Supporting Clients to Achieve Their Goals
By Brent Warman.
As each new year begins, our clients think about their goals and what they would like to achieve. They start out being optimistic and hopeful that they can achieve the success that they seek. Many of them have good intentions for getting a new job, changing careers, starting a business, improving their financial situation, volunteering more, or continuing their education, but they could give up their goals as the weeks and months progress.
Our clients look to us to support them in achieving their short-term and long-term career goals. As Career Professionals, we know from experience that planning, motivation, and follow-through contribute to our clients’ success. Clients trust that we have the knowledge and experience to help them to move forward toward manifesting their goals into reality.
Here are some ways that we can support our clients toward achieving their goals:
Assign a self-reflection homework exercise. Encourage clients to find a quiet place to contemplate their goals. Ask them to select their favourite place and dedicate some focused time to think about what they would like to achieve.
Ensure that the goals your clients make are realistic. The goals your clients make should be something that they would feel good about achieving. The goals have to be generated from the clients, and there has to be buy-in from them to achieve success. Keep in mind that these goals belong to the clients. It is not up to us, as Career Professionals, to determine whether or not clients have the ability to achieve their goals, nor to be judgmental about them.
Collaboratively work with your clients to develop a step-by-step action plan for achieving their goals along with a time frame for completion. Steps might include:
- Practicing at job interview coaching sessions to improve actual performance at an employment interview.
- Attending an information interview to learn about whether or not going into a certain profession would be a right fit or not.
- Joining a professional association to work toward a professional designation/certification to improve employment prospects.
- Going back to school to earn a certificate/diploma/degree to meet prerequisites for a particular position.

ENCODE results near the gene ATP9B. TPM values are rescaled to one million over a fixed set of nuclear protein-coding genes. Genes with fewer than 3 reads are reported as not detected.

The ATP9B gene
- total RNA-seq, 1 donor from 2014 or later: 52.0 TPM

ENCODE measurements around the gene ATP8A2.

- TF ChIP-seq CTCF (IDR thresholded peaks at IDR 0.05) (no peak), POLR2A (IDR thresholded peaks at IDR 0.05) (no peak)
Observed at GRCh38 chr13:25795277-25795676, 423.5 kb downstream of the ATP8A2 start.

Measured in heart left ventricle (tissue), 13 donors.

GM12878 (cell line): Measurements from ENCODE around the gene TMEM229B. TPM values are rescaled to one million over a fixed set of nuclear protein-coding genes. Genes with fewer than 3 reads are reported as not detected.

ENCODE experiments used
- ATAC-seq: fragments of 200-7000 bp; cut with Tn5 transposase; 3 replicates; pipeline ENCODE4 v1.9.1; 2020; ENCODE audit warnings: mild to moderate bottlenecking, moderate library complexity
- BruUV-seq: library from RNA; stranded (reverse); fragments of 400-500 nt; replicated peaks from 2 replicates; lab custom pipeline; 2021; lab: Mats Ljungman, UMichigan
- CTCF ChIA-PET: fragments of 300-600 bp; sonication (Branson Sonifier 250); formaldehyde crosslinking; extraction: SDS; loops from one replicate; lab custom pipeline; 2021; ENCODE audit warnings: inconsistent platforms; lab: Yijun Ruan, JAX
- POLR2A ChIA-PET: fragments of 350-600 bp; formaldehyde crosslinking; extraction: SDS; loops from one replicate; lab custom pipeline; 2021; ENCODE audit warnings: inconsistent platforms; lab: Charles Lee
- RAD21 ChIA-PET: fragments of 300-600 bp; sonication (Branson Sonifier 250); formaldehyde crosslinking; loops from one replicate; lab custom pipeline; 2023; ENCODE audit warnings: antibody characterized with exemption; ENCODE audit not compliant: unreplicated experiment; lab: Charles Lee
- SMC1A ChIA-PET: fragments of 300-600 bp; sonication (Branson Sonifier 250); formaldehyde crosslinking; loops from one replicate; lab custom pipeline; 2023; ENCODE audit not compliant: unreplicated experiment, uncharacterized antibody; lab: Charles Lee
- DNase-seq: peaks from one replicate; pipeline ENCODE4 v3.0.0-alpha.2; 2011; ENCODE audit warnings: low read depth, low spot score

This process allows clients to see how their active participation works toward helping them achieve their goals. The plan allows clients to see on paper, in a tangible format, where you and other resources in the community support their efforts to achieve their goals.
Encourage your clients to display their goals in a visible and prominent place where they can refer to them often throughout the day as a constant reminder. For example: on the refrigerator, bulletin board, night stand, desk, or day planner.
Encourage clients to tell friends, family members, and other mentors in the community that they trust about their situation. This will provide them with moral support. Chances are the clients can use their natural support systems to keep them on track and accountable for achieving their goals.
Allow for flexibility in goal planning due to life circumstances. Sometimes clients need to take detours on the road to success when working toward their goals. Clients could have the option of resuming where they left off previously before the detour to get back on the right path if they still have an interest in pursuing their original goals.
Create milestones along the way for clients to celebrate the step-by-step successes in working toward the big goal, no matter how small the success. It can be overwhelming to wait until the end, and the milestone celebrations along the way keep clients motivated.
What if the plan to achieve their goals does not succeed?
There could be many reasons that the best of intentions did not succeed, like when “life happens” for the client.
When meeting with the client, it is important to recognize what he/she has achieved rather than what was not achieved. Encourage the client to not give up on his/her goals and dreams. The next step would be to proceed in the way that is meaningful for the client, respecting his/her decision even if it means a referral to another Career Professional or agency.
It has been my experience that when clients followed the steps outlined above that they had a better chance of success when working toward achieving their career goals. Because they generated and developed their own goals, these clients had “buy-in.” They felt empowered and supported as they worked towards making their goals a reality.
My role as a Career Professional merely allowed me to be the coach and facilitator to support clients. The opportunity to see clients succeed with achieving their career goals has provided me with great memorable moments in my own career.